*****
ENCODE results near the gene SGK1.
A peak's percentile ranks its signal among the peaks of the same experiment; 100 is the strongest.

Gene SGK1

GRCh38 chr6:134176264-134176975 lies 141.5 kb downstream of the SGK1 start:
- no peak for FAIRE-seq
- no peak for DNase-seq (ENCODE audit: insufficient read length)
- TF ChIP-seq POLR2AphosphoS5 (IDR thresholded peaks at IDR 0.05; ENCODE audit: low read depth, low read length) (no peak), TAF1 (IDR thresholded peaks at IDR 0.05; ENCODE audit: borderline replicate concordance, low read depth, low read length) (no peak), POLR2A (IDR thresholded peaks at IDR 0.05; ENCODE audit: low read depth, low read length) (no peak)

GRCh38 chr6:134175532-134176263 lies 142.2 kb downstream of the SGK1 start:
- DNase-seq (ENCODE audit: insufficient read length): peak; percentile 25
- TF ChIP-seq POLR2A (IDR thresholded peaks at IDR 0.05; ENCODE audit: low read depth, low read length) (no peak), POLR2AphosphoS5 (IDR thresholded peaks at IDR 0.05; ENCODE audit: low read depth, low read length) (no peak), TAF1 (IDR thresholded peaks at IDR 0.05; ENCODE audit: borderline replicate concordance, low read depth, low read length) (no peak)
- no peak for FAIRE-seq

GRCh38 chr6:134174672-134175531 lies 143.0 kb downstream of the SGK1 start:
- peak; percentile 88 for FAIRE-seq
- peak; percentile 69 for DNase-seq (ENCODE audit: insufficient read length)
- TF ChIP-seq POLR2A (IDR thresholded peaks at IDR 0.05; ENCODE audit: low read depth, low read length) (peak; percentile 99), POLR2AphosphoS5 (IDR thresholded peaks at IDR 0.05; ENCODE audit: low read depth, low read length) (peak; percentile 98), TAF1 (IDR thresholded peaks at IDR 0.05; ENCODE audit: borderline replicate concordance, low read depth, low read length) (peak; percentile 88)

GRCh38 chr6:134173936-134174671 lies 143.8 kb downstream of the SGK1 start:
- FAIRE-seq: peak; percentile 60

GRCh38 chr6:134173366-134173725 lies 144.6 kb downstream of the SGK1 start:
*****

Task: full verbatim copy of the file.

ENCODE results near the gene SGK1.
A peak's percentile ranks its signal among the peaks of the same experiment; 100 is the strongest.

Gene SGK1

GRCh38 chr6:134176264-134176975 lies 141.5 kb downstream of the SGK1 start:
- no peak for FAIRE-seq
- no peak for DNase-seq (ENCODE audit: insufficient read length)
- TF ChIP-seq POLR2AphosphoS5 (IDR thresholded peaks at IDR 0.05; ENCODE audit: low read depth, low read length) (no peak), TAF1 (IDR thresholded peaks at IDR 0.05; ENCODE audit: borderline replicate concordance, low read depth, low read length) (no peak), POLR2A (IDR thresholded peaks at IDR 0.05; ENCODE audit: low read depth, low read length) (no peak)

GRCh38 chr6:134175532-134176263 lies 142.2 kb downstream of the SGK1 start:
- DNase-seq (ENCODE audit: insufficient read length): peak; percentile 25
- TF ChIP-seq POLR2A (IDR thresholded peaks at IDR 0.05; ENCODE audit: low read depth, low read length) (no peak), POLR2AphosphoS5 (IDR thresholded peaks at IDR 0.05; ENCODE audit: low read depth, low read length) (no peak), TAF1 (IDR thresholded peaks at IDR 0.05; ENCODE audit: borderline replicate concordance, low read depth, low read length) (no peak)
- no peak for FAIRE-seq

GRCh38 chr6:134174672-134175531 lies 143.0 kb downstream of the SGK1 start:
- peak; percentile 88 for FAIRE-seq
- peak; percentile 69 for DNase-seq (ENCODE audit: insufficient read length)
- TF ChIP-seq POLR2A (IDR thresholded peaks at IDR 0.05; ENCODE audit: low read depth, low read length) (peak; percentile 99), POLR2AphosphoS5 (IDR thresholded peaks at IDR 0.05; ENCODE audit: low read depth, low read length) (peak; percentile 98), TAF1 (IDR thresholded peaks at IDR 0.05; ENCODE audit: borderline replicate concordance, low read depth, low read length) (peak; percentile 88)

GRCh38 chr6:134173936-134174671 lies 143.8 kb downstream of the SGK1 start:
- FAIRE-seq: peak; percentile 60

GRCh38 chr6:134173366-134173725 lies 144.6 kb downstream of the SGK1 start: